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Thunder Bay company developing COVID-19 antibody treatment nasal spray

Jun 20, 2020 05:39AM ● By Editor

Photo: Thunder Bay Television

By Alejandra Palacios of WDIO-TV - June 19, 2020

A breakthrough with COVID-19 may soon hit the market. A company in Thunder Bay is collaborating with a research organization in Michigan called MMS Holdings for a COVID-19 antibody nasal spray treatment.

While we continue waiting on a vaccine for COVID-19, across the northern border, Thunder Bay's IGY Life Sciences, a biotechnology company, is working on a nasal spray to help COVID-19 patients.

"We know structurally that the antibody is very safe to use. Putting it into the nose will be sort of a novel approach," said Terry Dyck, the president/CEO of IGY Life Sciences.

Dyck explained that they are using an antibody found in chicken egg yolk known as IgY which stands for immunoglobulin, to develop a COVID-19 therapeutic treatment called IgY-110.

"Our technology allows us to purify the antibodies to keep them alive and not denature them in the process in large quantities. We're talking kilogram quantities, thousands of kilogram quantities of antibodies," said Dyck.

Dyck said the nasal spray is meant to treat those currently infected with COVID-19 by controlling and blocking the spread of the coronavirus.

"These antibodies are going to help your immune system and stabilize your own immune system. It then allows your body's innate immune system to pick up and build your own immunity towards the coronavirus antibody," said Dyck.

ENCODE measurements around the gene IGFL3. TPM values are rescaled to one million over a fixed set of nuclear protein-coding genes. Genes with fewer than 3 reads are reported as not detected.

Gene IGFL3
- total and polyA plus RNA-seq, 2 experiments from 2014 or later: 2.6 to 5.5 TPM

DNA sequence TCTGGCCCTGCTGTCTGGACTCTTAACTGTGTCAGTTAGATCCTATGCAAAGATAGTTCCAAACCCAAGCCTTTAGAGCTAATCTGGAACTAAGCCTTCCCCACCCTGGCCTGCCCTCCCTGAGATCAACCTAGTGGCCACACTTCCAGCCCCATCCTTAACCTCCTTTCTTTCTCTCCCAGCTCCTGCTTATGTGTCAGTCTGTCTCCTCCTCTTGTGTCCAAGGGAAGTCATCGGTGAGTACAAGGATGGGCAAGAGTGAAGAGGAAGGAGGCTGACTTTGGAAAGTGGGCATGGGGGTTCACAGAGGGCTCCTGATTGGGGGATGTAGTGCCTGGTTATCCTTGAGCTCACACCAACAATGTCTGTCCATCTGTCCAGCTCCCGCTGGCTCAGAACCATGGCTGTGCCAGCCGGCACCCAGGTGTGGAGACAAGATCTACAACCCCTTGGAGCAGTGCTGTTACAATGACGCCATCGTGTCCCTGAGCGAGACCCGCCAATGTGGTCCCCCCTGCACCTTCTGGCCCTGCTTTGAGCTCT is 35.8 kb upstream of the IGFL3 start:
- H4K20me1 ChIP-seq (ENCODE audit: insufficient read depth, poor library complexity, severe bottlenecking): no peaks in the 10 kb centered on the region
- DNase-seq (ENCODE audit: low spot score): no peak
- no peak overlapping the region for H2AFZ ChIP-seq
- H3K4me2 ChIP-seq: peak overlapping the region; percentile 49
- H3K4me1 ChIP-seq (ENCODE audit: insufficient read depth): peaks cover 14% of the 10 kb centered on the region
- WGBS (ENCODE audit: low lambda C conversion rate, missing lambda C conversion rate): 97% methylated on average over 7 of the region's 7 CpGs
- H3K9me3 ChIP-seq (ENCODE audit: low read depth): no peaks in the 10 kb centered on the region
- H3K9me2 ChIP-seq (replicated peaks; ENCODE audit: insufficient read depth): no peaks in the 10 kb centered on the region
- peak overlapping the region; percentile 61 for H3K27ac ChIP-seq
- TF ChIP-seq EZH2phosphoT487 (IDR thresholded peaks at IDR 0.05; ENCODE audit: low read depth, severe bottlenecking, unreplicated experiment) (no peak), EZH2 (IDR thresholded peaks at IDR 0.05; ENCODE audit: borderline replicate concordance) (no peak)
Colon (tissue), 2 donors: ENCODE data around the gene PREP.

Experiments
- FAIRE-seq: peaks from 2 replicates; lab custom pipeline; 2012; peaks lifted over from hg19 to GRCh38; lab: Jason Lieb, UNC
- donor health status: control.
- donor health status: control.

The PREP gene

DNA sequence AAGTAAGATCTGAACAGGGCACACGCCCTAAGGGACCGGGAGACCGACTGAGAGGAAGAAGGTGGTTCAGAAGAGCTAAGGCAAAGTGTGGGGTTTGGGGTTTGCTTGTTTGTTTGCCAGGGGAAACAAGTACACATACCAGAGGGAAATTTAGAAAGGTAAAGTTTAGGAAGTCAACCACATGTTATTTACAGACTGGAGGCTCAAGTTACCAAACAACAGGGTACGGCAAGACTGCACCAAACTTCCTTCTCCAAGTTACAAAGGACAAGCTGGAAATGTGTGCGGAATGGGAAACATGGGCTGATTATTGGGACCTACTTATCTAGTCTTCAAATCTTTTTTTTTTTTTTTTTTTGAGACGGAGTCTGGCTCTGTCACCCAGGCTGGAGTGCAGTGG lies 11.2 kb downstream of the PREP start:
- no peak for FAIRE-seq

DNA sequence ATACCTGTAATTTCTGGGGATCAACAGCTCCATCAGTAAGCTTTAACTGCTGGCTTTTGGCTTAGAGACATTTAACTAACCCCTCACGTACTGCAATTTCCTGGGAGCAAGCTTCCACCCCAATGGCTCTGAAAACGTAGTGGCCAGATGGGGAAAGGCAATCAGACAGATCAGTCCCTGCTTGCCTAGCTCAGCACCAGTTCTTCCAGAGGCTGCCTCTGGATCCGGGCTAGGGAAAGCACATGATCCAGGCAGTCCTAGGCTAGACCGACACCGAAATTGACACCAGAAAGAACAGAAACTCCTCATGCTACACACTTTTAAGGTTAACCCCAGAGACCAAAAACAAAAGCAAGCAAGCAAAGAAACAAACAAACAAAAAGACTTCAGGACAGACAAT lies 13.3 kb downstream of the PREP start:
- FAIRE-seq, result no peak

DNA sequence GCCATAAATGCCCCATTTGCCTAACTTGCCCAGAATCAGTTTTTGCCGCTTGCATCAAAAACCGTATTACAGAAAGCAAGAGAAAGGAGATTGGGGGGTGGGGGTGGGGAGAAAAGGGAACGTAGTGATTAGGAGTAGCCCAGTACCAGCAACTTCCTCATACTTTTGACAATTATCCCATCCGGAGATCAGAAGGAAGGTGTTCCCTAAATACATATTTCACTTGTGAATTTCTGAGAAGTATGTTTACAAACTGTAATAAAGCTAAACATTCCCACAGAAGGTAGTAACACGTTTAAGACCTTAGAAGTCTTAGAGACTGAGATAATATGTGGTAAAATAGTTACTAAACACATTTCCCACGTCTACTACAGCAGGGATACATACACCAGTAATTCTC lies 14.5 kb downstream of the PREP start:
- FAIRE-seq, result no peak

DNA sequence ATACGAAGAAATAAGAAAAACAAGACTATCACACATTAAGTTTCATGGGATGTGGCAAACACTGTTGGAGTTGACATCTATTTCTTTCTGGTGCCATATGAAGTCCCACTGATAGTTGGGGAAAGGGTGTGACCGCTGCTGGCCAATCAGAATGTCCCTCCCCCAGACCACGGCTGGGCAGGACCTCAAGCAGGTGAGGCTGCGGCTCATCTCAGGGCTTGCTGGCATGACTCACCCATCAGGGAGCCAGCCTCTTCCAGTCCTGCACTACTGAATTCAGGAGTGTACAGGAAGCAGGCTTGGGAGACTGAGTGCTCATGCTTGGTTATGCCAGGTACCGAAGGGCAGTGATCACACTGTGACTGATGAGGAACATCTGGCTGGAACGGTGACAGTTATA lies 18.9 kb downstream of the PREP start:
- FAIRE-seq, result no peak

Dyck said the spray is currently being tested at the Canadian Government National Microbiology Lab in Winnipeg, Manitoba. He says the treatment is meant to be complementary to any vaccine developed for COVID-19.

"It's certainly going to be very cost effective I think the target market for us at this point is looking to work with governments to get it into hospitals and clinics," said Dyck.

IGY Life Sciences hopes to have it in the market by next year.

"We would produce it for a global audience. Our facility right now that is in the construction phase would be able to produce about 100 million units," said Dyck.

Dyck said the second goal is to test the antibody to be cross protective towards other forms of coronavirus.

He said the product has a long shelf life and could be a good candidate for pandemic preparedness for governments to buy and stockpile.

"When the next coronavirus wave comes, they seem to be coming every seven years, then you would have those antibodies, they're ready. We wouldn't be shutting down global economies like we have in the past number of months," said Dyck.

To see the original story and related articles, follow this link to the WDIO-TV website.

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